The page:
141. Admit One: A Journey into Film

Admit One: A Journey into Film by Emmett James

Pages: 197
Finished: Aug. 14, 2008
First Published: 2007
Genre: memoir
Rating: 3/5

Reason for Reading: A signed Review Copy sent to me by the book's publicist.

First sentence:

If I could tell you just one thing about my life it would be this: My alter
ego was once a very famous man.

Comments: This is actor Emmett James' memoir of his childhood growing up in south London, England and his following career as an actor in Hollywood. The life story is told chronologically but rather than the usual memoir this is very different. James picks movies he has seen during his lifetime and relates them to his life. Sometimes there is a direct revelation from movie to life such as the first movie he remembers going to see, The Jungle Book, when he was about four, showed him how much people are affected by movies as he saw his older brother dancing around singing and acting like an orangutan after the movie. Other times the movie simply brings back memories such as the time he saw Ghostbusters, which was the first time he took a girl to the movies and he tells of his thoughts on his puberty.

The book was not what I had expected. I was thinking it would be more of a group of movies and the author's thoughts of the movies. Instead Emmett James takes that list of movies and tells his life story through how they related to his life. I loved the first half of the book about his childhood in England. The second half tells of his career as a working actor in Hollywood and mostly is opinionated on Hollywood itself and I found it quite egotistical. James takes pride in distinguishing himself as an "actor" rather than a "celebrity". The first half was definitely very enjoyable to read and those who grew up in the '80s will enjoy the tale.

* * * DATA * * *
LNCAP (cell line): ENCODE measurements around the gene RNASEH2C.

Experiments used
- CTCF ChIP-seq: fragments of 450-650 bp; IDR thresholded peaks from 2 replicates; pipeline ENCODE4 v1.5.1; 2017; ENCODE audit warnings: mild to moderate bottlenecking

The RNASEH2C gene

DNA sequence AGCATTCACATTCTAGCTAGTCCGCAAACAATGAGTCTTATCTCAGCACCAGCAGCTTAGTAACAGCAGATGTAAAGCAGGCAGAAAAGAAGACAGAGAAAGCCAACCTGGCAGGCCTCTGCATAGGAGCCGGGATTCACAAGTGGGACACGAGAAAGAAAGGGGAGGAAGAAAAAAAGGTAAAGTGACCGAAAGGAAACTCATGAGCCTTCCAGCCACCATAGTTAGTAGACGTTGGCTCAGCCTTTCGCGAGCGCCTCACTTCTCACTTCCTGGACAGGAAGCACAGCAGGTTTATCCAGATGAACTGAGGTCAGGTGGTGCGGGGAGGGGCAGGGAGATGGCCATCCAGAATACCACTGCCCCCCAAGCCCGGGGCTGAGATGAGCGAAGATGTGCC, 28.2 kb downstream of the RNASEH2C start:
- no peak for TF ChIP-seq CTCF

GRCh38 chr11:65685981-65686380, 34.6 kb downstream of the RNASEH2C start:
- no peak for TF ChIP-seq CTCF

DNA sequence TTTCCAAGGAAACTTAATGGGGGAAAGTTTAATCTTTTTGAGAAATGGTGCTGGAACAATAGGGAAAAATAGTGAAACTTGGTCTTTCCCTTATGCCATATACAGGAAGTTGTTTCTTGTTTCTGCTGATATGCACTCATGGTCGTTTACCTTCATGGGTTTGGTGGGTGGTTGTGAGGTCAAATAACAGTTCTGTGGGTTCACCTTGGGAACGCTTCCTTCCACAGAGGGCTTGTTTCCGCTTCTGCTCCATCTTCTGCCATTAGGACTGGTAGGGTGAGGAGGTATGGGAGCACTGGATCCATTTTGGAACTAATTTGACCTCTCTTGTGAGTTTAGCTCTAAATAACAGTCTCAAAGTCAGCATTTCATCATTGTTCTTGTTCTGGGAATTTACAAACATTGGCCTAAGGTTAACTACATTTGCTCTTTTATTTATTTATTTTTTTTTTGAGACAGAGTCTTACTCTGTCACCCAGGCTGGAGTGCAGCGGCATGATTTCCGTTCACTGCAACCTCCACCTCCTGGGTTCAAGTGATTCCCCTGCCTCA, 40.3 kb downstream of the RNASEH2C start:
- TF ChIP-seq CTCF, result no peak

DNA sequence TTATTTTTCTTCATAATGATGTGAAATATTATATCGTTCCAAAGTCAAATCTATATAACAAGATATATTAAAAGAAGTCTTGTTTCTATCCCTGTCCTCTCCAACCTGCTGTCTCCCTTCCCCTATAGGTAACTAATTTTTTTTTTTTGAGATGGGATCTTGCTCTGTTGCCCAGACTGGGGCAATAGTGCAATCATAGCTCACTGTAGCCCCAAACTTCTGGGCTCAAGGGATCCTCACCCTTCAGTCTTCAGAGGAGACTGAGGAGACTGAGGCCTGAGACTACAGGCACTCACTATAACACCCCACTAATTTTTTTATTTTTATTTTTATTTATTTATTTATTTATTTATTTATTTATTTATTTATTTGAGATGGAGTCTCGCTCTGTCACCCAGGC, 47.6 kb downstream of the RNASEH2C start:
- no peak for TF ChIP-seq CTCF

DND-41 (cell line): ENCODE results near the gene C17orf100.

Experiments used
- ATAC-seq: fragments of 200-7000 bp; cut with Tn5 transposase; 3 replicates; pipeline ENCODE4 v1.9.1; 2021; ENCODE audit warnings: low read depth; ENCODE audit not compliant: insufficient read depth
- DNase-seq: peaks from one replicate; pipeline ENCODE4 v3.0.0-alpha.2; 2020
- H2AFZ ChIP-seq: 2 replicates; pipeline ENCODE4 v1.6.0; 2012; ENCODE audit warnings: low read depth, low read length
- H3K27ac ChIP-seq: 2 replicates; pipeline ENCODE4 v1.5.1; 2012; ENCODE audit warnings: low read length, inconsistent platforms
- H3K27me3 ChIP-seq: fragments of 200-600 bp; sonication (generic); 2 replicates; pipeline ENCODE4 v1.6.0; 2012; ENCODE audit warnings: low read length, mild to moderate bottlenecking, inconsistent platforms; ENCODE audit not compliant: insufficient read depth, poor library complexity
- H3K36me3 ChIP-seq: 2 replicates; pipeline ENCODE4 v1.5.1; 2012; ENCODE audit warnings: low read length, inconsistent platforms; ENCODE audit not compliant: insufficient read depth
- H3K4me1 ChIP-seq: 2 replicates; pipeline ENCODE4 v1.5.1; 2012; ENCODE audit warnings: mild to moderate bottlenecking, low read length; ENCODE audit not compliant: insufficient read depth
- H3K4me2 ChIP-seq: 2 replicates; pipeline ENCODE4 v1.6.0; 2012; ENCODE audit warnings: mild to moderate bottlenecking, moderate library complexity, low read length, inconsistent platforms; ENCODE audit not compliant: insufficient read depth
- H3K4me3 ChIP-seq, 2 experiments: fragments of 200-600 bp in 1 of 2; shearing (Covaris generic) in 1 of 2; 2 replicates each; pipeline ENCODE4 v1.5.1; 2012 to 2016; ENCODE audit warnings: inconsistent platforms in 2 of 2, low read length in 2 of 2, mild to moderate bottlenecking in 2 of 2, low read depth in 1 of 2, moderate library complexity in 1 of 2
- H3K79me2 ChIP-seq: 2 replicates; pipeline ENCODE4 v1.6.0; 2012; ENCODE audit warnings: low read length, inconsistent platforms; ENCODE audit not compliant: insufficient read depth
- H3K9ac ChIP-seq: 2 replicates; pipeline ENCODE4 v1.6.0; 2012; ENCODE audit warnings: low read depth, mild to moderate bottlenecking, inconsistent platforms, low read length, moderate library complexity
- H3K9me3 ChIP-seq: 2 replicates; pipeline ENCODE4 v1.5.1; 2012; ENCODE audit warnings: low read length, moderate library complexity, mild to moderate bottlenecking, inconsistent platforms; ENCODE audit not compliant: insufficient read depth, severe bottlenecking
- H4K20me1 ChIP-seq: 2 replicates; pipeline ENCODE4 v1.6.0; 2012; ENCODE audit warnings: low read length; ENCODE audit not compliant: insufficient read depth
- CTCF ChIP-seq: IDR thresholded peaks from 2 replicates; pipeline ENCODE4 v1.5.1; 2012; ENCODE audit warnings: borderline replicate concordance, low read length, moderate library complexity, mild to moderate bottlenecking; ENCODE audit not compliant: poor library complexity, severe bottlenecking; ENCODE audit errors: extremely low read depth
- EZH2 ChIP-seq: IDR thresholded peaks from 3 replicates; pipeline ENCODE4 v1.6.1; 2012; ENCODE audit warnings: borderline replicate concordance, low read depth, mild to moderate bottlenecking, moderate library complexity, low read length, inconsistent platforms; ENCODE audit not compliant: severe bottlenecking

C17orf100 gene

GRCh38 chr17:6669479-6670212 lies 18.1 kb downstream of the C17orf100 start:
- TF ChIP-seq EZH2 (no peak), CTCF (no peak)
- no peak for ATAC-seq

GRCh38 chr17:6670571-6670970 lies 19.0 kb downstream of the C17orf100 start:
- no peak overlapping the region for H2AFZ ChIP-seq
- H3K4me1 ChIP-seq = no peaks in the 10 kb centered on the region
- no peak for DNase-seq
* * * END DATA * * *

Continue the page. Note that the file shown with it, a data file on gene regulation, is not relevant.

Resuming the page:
1. Thanks! You have confirmed my suspicion. :)

  2. Huh--what's your suspicion Joy--now I'm curious!!! I've kind of wavered on whether or not to pursue this book. I think if I find a cheap copy I might pick it up but I'm wondering just how much substance it could really have.

  3. Trish ~ I was concerned it would be more about "Hollywood" than his life. Nicola confirms that the second half focuses more on that aspect.

  4. Joy I have read the book and urge you to pick up a copy. The book is not more about Hollywood than his life, rather how Hollywood relates to his life.

    It's a really fun read and I didn't find it egotistical at all? He's definitely confident but also very willing to show his occasional bad choices in life, freely owning up to his faults.


  5. I totally agree with your assessment of the book Nicola. I enjoyed it but the first half is more interesting than the second. Hollywood plays a very small role though there are a few anticdotes about acting jobs. His disregard for his family was clear and I wondered what they thought about his epilogue. But I found it fun for the most part.


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